Gold prices edged down on Wednesday after hitting a 3-1/2-month high, as the dollar recovered from its lows and technical indicators pointed to a short-term correction.
Spot gold fell 0.4 percent to $1,312.71 an ounce at 0257 GMT. The precious metal earlier hit $1,321.33, its highest level since Sept. 15.
U.S. gold futures were mostly unchanged at $1,315.60 an ounce.
"Relative strength index shows the metal at overbought levels, which may lead to short term selling," ScotiaMocatta analysts said in a research note.
The 14-day relative strength index (RSI) for spot gold touched 75 on Tuesday, it highest since September 2017. An RSI above 70 indicates a commodity is overbought and could lead to a price correction.
The dollar index, in which the gold is priced, was up 0.1 percent at 91.946 after falling to a more than three-month low Tuesday.
The greenback posted its biggest annual drop since 2003 in 2017, helping gold to an annual increase of more than 13 percent. Bullion surged $55 an ounce in the last three weeks of 2017 alone.
Gold's medium-term outlook appeared positive, analysts said.
"At this moment we are expecting some kind of inflationary expectations. People are more optimistic with stock rally are also expecting returns in commodities including gold," said Mark To, head of research at Hong Kong's Wing Fung Financial Group.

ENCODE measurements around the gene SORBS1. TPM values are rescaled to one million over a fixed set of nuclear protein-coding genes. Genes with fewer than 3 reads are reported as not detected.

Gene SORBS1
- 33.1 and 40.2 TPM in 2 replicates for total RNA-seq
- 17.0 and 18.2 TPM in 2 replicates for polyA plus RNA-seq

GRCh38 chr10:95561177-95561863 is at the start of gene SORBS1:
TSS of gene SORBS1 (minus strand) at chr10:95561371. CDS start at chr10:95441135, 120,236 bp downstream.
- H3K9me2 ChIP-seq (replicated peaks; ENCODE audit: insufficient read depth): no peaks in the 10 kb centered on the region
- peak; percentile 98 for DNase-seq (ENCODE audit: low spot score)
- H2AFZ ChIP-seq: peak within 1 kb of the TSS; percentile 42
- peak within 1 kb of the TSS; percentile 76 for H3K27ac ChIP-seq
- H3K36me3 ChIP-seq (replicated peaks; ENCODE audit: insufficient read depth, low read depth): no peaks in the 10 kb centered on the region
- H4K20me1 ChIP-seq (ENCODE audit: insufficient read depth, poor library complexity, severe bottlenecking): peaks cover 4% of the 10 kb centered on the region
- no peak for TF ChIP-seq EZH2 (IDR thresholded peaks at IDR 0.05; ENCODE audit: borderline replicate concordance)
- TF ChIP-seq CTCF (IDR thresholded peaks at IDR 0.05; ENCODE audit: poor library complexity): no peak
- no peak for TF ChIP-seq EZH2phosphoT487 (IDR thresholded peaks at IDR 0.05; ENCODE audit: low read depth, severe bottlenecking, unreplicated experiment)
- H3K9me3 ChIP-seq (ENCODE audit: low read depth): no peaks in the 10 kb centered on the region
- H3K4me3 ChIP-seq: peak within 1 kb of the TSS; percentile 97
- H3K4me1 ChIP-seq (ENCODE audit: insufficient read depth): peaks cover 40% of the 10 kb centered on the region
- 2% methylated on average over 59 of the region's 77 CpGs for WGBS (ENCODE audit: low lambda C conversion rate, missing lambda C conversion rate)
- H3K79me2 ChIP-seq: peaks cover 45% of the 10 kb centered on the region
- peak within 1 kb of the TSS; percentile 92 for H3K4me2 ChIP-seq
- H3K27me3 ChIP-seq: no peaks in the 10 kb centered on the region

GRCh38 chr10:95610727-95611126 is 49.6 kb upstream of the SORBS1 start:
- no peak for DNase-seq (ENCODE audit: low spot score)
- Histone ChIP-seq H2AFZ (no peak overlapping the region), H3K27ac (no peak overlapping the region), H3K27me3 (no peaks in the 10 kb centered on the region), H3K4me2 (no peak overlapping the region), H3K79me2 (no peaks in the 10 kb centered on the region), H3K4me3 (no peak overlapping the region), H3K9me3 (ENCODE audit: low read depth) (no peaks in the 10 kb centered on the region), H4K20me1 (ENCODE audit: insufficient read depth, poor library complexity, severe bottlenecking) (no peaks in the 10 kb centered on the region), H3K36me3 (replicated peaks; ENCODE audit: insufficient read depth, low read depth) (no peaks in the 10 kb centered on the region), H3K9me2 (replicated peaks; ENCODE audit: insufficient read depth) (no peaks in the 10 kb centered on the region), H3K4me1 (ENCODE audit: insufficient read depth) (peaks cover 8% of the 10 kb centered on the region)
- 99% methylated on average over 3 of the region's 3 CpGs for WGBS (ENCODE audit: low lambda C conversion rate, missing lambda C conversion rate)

"We should tap the short term opportunities to go long as gold has crossed $1,300 with a momentum. It may act as a support, while $1,340 could be an immediate resistance level and we might reach $1,400 in the first quarter this year."
Spot gold may break a resistance at $1,326 per ounce and rise towards the next resistance at $1,380 in three months, as suggested by its wave pattern and a Fibonacci ratio analysis, according to Reuters technical analyst Wang Tao.
Holdings of SPDR Gold Trust, the world's largest gold-backed exchange-traded fund, fell 0.14 percent to 836.32 tonnes on Tuesday from 837.50 tonnes on Friday.
Among other precious metals, spot palladium fell 0.6 percent to $1,086.30 an ounce, after hitting a record high on Tuesday at $1,096.50
The metal, which soared 57 percent in 2017, has been surging on fears of short supplies.
Analysts expect that about 80 percent of global palladium demand will come from autocatalysts for gasoline-powered cars, which many consumers now prefer over diesel-fueled vehicles.
Spot silver fell 0.5 percent at $17.10 an ounce, after hitting a six week high at $17.21 earlier in the session.
Spot platinum fell 0.8 percent to $935.74 an ounce.